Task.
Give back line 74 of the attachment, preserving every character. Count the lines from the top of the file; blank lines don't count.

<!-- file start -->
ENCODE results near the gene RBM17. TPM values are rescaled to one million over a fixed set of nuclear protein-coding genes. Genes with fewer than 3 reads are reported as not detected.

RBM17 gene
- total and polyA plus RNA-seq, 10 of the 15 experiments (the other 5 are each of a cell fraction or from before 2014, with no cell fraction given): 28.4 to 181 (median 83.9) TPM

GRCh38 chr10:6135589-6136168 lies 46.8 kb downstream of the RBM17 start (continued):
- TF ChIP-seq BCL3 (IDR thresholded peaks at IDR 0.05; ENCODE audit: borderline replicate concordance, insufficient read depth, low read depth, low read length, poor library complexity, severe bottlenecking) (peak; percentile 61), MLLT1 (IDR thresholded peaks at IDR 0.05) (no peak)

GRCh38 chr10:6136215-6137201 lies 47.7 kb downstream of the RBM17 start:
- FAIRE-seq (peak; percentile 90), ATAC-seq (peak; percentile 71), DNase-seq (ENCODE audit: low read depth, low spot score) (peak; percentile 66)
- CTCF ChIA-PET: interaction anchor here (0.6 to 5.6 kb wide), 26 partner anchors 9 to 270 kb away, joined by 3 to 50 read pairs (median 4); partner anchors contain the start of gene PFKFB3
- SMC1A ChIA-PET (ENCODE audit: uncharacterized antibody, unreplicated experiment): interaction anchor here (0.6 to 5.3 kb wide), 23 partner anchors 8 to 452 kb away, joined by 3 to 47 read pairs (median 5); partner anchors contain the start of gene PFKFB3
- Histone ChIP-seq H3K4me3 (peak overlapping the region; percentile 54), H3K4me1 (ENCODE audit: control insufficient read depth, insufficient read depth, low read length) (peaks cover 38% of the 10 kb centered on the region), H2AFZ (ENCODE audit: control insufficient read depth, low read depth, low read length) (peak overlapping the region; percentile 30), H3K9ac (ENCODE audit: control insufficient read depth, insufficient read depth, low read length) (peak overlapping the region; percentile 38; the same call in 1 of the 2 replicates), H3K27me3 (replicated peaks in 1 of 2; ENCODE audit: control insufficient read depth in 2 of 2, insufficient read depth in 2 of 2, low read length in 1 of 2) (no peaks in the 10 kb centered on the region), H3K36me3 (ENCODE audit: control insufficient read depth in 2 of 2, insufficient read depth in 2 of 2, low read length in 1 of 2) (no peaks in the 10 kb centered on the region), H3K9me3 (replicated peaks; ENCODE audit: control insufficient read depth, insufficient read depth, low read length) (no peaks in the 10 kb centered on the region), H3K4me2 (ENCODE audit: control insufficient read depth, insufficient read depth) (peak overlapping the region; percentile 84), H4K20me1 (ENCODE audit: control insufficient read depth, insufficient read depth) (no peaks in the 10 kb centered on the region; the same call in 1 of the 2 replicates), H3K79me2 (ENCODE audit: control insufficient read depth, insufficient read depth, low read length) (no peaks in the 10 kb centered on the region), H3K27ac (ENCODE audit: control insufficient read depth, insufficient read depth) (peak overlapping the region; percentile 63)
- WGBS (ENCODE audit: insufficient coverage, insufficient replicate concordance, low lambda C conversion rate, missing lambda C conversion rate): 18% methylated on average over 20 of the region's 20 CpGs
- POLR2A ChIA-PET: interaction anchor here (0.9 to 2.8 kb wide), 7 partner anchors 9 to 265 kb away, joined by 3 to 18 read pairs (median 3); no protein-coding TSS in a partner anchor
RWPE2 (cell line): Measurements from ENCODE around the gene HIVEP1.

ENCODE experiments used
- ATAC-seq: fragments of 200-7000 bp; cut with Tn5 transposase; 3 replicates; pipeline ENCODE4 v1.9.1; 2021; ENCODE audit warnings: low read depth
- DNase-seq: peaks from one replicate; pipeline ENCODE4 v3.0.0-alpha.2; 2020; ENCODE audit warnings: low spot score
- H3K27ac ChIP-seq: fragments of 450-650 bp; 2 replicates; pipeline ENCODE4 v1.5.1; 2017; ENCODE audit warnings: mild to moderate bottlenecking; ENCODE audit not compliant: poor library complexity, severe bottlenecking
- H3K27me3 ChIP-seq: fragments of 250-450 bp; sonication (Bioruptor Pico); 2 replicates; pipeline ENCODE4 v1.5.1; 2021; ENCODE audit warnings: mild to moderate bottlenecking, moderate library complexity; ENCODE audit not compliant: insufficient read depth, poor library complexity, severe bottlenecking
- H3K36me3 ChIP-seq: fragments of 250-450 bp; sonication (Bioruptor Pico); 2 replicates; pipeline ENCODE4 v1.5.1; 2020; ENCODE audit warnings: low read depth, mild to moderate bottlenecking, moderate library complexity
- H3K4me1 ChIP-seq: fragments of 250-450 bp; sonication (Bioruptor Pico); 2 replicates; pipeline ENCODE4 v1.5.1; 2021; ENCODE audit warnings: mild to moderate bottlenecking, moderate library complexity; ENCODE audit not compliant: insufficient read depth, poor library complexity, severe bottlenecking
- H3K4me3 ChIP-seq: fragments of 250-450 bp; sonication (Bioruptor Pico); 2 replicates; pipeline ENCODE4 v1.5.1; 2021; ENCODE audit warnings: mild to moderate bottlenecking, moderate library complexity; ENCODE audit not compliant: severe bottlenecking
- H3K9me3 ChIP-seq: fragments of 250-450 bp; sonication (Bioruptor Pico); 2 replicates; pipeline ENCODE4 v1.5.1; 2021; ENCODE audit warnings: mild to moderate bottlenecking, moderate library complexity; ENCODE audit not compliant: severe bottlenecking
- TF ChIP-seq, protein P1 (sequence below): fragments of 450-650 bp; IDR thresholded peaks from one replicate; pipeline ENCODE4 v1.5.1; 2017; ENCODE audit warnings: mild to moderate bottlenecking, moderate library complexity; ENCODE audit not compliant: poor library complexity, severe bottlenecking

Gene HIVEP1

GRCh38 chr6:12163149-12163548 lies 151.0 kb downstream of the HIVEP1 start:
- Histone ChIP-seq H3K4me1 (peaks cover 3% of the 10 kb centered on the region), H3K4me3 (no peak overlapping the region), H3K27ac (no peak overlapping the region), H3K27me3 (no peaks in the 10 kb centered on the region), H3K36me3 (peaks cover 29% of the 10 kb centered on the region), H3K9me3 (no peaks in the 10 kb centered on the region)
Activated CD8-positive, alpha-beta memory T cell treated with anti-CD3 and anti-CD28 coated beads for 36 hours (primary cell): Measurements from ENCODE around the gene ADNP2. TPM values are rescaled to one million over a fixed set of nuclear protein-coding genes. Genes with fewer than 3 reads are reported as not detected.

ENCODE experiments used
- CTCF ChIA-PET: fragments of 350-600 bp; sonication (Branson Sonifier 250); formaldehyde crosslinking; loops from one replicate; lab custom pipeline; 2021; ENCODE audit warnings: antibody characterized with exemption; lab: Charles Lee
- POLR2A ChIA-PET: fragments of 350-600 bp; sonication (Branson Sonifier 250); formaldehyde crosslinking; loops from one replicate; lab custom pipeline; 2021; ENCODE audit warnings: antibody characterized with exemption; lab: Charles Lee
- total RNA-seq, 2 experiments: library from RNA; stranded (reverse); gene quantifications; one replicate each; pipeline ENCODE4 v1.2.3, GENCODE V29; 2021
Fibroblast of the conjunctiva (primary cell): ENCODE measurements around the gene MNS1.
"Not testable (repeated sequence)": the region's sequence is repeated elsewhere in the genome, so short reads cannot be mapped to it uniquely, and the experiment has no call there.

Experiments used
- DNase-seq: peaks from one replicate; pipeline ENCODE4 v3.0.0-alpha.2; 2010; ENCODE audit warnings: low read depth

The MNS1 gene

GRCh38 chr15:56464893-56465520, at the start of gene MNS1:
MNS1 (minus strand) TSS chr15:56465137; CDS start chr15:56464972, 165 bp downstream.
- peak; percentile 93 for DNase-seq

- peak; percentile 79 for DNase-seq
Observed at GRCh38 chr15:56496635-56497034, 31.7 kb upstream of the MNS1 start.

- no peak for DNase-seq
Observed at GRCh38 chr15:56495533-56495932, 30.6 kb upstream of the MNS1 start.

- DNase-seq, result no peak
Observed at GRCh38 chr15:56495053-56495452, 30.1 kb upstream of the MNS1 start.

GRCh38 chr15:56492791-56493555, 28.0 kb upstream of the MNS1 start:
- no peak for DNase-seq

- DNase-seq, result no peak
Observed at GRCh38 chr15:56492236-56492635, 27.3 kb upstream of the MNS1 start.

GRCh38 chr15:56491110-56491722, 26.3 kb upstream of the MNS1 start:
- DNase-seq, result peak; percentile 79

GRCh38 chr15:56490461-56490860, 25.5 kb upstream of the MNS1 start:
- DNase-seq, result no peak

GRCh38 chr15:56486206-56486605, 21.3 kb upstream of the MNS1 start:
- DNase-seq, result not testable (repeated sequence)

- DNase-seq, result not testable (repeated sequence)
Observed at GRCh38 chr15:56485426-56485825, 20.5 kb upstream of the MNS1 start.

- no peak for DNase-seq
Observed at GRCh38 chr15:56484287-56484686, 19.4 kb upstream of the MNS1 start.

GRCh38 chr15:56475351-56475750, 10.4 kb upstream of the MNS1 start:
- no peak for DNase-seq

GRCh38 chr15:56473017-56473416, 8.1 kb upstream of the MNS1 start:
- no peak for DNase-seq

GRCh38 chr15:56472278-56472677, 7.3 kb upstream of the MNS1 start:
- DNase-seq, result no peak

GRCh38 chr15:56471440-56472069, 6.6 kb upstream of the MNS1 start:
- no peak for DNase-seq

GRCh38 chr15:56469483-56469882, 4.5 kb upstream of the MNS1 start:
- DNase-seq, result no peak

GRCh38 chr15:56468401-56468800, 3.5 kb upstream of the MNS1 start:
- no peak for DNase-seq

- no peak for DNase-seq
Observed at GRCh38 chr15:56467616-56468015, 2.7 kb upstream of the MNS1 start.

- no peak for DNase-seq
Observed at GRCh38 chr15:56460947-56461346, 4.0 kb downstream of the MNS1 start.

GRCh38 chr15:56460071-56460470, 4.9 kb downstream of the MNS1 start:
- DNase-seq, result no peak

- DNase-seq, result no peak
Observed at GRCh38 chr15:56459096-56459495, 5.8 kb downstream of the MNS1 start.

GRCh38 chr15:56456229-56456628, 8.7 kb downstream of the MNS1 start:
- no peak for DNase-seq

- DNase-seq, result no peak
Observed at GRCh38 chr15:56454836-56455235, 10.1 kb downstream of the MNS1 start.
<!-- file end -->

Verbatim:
- no peak for DNase-seq